Closer to home, there is Waterloo, sometimes known as Silicon Valley North. “I think we have a lot to learn from U Waterloo because I feel the app-making/technology presence at that school is a lot higher and positively looked upon,” says Brunelle.
In the city of Waterloo, both the University of Waterloo and Laurier have their own hatcheries — and not the kind that breed fish or poultry. Hatcheries — also known as incubators, like the Ryerson DMZ — are centers that support entrepreneurial efforts with mentorship, resources and exposure to investors; U of T has one as well. It is inventively called The Hatchery.
The Kitchener-Waterloo region is also home to Communitech, an incubator that supports tech startups. Sloan believes that although the startup culture at U of T has grown in the past few years, it pales in comparison to that of U Waterloo’s, and says that Silicon Valley actively recruits from the latter campus because of the excellent reputation their students and alumni have generated. However, opportunities in Toronto are growing, especially in neighbourhoods like Liberty Village, which several startups call home.
Constructing resources at U of T
In fact, there are plenty of opportunities on campus, little known except to those within the field.
MADLab is one of the enclaves for app developers to hone their skills and meet like-minded people. Located in the basement of Gerstein Library, MADLab is where Deng, Murad and Brunelle have all conducted their work. The center specializes in mobile app development, and is led by Mike Spears, a U of T alum who has developed apps for U of T and Toronto General Hospital.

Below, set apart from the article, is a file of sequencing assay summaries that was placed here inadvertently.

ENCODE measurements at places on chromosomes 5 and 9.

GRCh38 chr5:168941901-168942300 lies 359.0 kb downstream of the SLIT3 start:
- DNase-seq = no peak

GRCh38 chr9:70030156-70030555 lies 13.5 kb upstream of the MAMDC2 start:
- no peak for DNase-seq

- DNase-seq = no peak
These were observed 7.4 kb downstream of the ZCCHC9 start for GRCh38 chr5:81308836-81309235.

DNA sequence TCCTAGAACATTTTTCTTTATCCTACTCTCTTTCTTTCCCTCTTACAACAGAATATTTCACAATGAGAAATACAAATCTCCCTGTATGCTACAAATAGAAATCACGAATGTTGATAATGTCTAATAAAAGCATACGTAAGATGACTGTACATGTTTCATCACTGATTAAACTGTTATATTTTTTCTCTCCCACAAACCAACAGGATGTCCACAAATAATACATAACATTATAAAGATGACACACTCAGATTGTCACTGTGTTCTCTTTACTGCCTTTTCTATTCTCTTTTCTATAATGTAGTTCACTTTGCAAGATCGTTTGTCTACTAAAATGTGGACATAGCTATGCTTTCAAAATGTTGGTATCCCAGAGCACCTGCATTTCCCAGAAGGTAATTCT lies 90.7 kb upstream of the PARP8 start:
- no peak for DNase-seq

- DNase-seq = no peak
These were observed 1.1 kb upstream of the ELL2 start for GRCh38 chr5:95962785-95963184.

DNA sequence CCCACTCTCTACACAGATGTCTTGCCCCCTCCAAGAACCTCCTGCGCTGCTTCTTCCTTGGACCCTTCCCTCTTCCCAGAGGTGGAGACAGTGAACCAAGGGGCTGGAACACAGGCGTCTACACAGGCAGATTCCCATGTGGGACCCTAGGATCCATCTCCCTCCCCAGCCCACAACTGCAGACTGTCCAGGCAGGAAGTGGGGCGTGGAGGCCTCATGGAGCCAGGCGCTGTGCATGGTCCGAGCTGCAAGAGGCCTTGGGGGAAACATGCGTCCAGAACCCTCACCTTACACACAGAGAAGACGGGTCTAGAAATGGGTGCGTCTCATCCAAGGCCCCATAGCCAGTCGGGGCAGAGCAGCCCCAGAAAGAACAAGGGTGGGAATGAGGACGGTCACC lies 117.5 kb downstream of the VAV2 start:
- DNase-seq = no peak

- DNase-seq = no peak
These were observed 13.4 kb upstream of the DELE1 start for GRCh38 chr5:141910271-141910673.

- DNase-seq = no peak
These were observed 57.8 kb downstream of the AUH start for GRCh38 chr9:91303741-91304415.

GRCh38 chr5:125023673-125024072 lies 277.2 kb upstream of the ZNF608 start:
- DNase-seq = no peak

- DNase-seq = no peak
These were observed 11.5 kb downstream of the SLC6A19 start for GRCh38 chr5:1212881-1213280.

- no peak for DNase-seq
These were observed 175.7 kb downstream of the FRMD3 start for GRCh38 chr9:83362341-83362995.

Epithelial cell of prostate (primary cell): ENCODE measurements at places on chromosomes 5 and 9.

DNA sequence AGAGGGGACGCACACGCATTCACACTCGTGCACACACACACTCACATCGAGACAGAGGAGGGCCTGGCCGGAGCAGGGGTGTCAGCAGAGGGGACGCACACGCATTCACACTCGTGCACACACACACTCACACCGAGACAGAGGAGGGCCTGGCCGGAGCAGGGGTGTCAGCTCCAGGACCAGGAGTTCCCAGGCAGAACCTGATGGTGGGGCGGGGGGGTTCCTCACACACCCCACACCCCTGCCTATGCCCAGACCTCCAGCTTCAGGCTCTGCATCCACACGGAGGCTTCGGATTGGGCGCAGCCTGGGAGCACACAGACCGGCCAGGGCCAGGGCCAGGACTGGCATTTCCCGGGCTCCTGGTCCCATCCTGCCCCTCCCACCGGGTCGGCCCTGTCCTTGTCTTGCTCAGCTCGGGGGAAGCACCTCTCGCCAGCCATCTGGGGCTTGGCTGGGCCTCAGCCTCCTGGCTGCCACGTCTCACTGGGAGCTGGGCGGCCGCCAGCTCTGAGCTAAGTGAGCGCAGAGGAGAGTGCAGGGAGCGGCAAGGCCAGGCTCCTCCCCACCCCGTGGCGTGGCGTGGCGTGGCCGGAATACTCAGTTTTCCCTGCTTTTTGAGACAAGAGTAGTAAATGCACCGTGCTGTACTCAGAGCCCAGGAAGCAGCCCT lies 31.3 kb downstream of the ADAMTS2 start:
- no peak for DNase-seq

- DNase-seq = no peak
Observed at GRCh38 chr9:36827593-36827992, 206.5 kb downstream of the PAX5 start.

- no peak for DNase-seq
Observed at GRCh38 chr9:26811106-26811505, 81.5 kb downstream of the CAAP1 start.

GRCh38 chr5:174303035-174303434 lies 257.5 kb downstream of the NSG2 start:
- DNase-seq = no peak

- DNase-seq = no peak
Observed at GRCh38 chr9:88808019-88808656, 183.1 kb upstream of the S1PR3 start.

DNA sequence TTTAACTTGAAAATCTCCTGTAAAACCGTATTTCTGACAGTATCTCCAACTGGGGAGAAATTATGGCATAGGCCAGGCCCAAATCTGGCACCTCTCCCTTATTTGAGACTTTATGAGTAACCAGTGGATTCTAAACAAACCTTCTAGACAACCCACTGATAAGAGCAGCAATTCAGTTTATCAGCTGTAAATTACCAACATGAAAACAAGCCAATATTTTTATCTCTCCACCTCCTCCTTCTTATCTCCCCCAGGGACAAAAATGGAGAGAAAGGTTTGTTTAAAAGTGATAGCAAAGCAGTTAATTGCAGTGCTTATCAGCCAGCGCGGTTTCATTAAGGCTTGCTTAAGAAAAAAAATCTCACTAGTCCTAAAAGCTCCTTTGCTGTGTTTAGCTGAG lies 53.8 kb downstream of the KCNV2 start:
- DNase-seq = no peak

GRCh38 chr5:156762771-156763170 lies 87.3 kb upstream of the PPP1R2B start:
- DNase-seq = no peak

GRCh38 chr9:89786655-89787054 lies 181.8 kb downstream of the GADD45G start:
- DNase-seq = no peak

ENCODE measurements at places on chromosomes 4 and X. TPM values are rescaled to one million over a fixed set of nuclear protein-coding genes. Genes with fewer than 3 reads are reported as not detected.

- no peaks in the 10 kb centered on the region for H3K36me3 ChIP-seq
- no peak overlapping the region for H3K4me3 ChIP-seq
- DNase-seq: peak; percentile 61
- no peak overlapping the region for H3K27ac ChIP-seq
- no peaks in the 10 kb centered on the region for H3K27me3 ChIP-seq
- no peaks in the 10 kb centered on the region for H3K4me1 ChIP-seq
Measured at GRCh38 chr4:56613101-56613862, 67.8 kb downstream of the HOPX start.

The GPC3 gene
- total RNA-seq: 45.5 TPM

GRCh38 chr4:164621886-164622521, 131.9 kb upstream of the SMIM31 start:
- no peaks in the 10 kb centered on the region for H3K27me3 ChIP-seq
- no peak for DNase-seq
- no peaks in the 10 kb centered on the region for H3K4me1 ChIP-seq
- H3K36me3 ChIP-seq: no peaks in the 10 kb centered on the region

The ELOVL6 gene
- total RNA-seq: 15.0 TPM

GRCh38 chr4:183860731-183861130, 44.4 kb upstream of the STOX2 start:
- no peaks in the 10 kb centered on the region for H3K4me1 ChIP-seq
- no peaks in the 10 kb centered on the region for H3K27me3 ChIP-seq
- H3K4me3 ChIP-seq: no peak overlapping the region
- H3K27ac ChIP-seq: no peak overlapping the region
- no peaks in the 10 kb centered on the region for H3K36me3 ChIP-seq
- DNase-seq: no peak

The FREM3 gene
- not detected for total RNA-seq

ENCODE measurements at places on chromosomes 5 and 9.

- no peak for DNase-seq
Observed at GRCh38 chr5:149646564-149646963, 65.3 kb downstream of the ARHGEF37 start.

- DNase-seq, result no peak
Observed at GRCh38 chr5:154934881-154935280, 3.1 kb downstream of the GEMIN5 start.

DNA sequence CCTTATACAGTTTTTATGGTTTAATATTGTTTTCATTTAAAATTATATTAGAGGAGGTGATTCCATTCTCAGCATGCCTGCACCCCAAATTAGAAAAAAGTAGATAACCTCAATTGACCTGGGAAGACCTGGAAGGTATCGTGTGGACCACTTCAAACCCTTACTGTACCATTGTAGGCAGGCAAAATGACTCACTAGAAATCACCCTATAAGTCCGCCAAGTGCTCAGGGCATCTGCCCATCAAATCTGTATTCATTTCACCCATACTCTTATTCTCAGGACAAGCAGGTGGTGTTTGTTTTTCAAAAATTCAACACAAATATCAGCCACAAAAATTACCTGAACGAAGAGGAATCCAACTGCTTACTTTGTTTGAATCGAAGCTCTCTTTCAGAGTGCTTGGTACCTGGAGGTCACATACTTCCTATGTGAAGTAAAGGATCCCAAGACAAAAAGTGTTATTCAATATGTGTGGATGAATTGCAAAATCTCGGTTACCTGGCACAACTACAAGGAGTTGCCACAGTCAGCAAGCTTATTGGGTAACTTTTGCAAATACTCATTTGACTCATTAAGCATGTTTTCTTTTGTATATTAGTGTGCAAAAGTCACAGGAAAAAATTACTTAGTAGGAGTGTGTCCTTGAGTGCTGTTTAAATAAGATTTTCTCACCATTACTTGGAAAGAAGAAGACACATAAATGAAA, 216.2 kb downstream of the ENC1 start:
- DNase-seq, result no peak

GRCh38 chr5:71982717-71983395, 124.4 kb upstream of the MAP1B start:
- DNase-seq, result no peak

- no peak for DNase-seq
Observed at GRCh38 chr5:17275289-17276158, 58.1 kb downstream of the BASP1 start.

Within MADLab, work-study students are hired to work on personal and collaborative projects such as the MiWay app, for Mississauga’s transit system. Learning opportunities are also available; student workshops and talks from tech professionals are hosted there.
Spears wants to increase the visibility of MADLab, which is still in its infancy at less than two years old. Part of this, he posits, will include students outside of computer science and engineering visit to pitch their ideas for apps, and to take advantage of resources like UTKit, which helps non-programmers create app content.
MADLab is not alone in creating an app culture at U of T. Along with The Hatchery, the U of T Developer’s Club and U of T Hacks hackathon — a multi-day event of collaborative coding — also contribute to making campus more developer-friendly.
While U of T is not yet a world class tech hub, students and growing infrastructure here show plenty of promise. What is most exciting is not necessarily the content of the apps being made, but the people making them and the skills they are honing in the process.
Creating an application is an exercise in problem solving: Build the back-end (the data), build the front-end (the presentation), marry the two and try your best to make your app functional, appealing and useful; it is a tall order.
These skills are valuable,transferrable, and in demand; a student who makes an app to help the student community could broaden their scope and create tools that will benefit the global community. Before long, our institution, with its celebrated and decorated history, could play a significant role in leading people into the future.